At Solitude Farm, we are looking for a Project Manager and Operations Assistant for People Food Music & Solitude Farm
We are looking for One passionate person who is excited in learning, understanding and getting involved in Permaculture related activities as part of the Solitude Farm & Organic Farm Café
Interested candidates please contact Krishna: 9843319260
It seems like no better a way to approach life than through this – connecting people, food and music.
At Solitude farm, Permaculture is a reason for us to connect with people from various communities and help them understand that growing the food one eats is the most sustainable. People Food Music as an initiative stemmed out of this thought. This led us to looking around, not to very far, but at the villages around Auroville, in Tamil Nadu. We realized that sadly, even at this basic community structure, where food is grown, people are disconnected. They seem to have forgotten the methods of growing food organically and are influenced by the commercialization web of growing industrial crops.
How about if we could reach out the villages around us and help them reconnect with their methods, their food, and their music? Through the People Food Music Project, we intend to do this. Work with groups of people, various communities, reintroduce them to farming through Permaculture, farm with them, learn their traditional methods of cooking, introduce them to the methods we know, cook with them, eat with them and celebrate through music and art.
As we began interacting with groups of people from the villages around, we also thought we’d reach out to the larger community of people who can support us with this. That was by way of a fund raising campaign on Indiegogo. We were aspiring to raise $12K and we raised $9684 through a campaign that ended on January 1, 2016. We’d like to thank all of you who contributed to this campaign by supporting us with your money, by spreading the word or even making references.
We are now geared to taking the People Food Music Project to the villages around in Tamil Nadu and perhaps start making an impact to change amongst the communities there. The first will be the Third Circle Garden at Chinna Muddler Chavadi, a quaint tiny village near Auroville. More updates on that will follow, until then – Grow your own food, Cook local recipes and Celebrate life through the Kuthu Song…
The soil in our rice fields is full of millions of micro organisms, mould, fungi, bacteria, earth worms, insects, small animals and a host of other forms of life. Ploughing these fields would exposes the soil to severe heat and light, thus compromising the fertility of this highly delicate soil eco- system.
When we plough, fertility is reduced and the addition of prepared composts become necessary. We have found that by using green manures, returning all the organic matter back to the soil (including the rice straw), and not ploughing, we are using less and less compost.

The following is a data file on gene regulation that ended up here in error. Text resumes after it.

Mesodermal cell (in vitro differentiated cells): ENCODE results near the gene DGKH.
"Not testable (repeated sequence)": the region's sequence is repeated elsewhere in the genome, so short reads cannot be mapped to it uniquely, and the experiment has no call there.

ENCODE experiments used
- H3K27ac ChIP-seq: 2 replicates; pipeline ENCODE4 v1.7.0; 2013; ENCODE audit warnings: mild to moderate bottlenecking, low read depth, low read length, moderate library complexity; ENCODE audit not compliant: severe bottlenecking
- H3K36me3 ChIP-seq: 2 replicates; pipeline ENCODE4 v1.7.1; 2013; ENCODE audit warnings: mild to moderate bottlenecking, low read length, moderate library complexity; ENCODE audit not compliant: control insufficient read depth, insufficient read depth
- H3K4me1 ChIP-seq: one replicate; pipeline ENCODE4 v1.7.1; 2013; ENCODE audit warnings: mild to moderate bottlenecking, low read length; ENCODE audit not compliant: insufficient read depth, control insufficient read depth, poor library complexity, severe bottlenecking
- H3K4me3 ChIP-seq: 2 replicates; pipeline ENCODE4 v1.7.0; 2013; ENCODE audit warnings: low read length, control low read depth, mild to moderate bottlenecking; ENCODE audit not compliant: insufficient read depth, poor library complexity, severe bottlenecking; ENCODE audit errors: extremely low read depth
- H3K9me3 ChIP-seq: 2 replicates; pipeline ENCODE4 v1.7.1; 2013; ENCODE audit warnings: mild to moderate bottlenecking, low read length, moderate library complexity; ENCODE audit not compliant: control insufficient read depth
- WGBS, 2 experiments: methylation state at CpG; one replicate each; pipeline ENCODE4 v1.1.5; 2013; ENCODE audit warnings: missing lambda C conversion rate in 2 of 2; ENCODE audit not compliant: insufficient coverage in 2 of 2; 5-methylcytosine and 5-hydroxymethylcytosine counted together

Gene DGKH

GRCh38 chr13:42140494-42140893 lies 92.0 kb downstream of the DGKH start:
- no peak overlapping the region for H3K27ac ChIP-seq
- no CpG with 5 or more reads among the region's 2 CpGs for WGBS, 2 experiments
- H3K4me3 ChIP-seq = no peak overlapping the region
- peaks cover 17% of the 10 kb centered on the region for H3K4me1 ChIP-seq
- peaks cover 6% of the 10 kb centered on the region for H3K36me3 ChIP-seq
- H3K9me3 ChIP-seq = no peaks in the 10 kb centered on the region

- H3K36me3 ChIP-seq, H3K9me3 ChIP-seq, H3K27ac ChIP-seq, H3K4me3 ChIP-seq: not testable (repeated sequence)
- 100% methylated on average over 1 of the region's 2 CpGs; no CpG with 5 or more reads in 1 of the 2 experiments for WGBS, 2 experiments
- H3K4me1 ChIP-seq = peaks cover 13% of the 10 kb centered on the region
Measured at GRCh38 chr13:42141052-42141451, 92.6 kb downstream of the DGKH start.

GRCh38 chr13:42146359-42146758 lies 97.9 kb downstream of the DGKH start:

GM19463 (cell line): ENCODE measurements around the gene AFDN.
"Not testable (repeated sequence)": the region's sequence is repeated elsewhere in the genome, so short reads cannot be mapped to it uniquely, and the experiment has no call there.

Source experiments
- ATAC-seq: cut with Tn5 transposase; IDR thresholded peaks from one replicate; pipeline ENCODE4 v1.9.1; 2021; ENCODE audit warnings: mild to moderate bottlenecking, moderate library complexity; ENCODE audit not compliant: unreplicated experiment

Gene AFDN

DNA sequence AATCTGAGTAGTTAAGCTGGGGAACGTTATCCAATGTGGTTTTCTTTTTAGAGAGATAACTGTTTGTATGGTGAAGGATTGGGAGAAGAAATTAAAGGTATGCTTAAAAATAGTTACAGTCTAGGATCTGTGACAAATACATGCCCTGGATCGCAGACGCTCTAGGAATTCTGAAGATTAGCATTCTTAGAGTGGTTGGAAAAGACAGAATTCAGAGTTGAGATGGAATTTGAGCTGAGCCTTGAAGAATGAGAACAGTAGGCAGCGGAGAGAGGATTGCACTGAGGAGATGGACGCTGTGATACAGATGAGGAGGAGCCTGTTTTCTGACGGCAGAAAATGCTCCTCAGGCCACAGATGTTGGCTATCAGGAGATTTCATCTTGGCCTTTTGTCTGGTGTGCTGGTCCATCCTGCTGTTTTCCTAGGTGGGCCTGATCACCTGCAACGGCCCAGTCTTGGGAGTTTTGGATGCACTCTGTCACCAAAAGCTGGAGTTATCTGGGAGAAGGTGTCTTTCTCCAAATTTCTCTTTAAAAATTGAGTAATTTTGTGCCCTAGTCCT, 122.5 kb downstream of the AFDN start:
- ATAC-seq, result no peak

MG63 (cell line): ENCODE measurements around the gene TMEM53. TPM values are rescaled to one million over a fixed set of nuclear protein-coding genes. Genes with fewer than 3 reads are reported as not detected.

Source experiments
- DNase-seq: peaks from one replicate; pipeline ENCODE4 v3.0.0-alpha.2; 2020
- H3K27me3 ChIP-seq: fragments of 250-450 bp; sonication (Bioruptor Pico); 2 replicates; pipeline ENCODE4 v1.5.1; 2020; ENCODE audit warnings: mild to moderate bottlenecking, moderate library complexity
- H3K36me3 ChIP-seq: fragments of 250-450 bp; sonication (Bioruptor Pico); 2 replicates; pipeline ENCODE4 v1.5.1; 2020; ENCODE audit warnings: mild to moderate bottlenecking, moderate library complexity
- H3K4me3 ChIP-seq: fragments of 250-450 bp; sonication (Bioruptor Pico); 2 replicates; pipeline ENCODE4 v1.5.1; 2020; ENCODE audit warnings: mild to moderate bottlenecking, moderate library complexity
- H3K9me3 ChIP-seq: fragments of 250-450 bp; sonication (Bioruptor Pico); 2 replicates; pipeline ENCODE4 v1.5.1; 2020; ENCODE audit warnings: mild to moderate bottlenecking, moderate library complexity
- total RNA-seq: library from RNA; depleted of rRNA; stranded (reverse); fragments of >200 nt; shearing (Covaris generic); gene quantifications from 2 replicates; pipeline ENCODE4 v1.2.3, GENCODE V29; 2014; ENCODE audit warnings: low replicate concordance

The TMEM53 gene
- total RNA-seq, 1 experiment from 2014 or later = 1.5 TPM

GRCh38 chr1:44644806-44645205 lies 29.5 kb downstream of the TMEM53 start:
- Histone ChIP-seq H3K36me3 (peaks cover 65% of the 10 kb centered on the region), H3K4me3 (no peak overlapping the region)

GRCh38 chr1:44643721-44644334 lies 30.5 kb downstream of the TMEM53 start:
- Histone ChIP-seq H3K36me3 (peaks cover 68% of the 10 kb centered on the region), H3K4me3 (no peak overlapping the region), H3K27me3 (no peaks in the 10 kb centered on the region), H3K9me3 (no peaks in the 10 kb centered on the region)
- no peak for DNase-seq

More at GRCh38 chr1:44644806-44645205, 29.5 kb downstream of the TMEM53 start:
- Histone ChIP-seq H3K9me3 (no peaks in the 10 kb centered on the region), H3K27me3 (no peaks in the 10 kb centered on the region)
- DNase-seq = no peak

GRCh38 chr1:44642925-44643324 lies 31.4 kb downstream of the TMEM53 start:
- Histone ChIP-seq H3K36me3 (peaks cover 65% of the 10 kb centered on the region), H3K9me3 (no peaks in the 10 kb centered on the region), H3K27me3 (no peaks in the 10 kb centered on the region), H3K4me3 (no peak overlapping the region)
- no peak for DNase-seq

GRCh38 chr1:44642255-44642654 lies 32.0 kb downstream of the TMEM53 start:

In some cases we are not using it at all. This year we grew peanuts in July, sowed rice directly into the peanuts, harvested the peanuts and after a small weeding we returned all the peanut waste to the field. We added no compost. It is not easy to get a homogonous germination like this, so invariably there was a little transplanting here and there.
Then we did a weeding and now we are harvesting. Some years we use a very dense ground cover called black velvet bean as a ground cover prior to sowing the rice. It is so dense that there is no need for a pre- weeding and just a very brief weeding is needed while the rice is growing.
One variety of rice we are growing is called china pooni. Rice farmers talk about good yields of 30 to 35 bags (75kg) of this rice per acre. We have a quarter acre this year and it is looking very promising. And it tastes very good, maybe due to a more diverse nutrition.
We had a funny mistake occur when we found that two varieties of rice got mixed up in the field. One was ready to harvest before the other. In permaculture, stacking crops based on their duration is a standard practice, but I never thought about it applying to rice. I am wondering if this stacking has helped with what looks like an impressive harvest? I have heard that tribals do this with up to twelve different crops in one field.
Anyway, farmers don’t like to talk about yields until the crop is in, so I will just say that if you would like to help with the harvest and be a part of this beautiful experiment that we have been working on in Solitude for the last 8 years please come at 8am on the 2nd of March and try and bring a sickle!
This naturally farmed rice will be offered in our CSA along with the other grains (i.e. ragi and varagu), peanuts, sesame, and black gram. Those who come for the harvest are invited to join us for lunch, and with the vegetable production in full swing, that is a reason enough to come! See you there! yours, krishna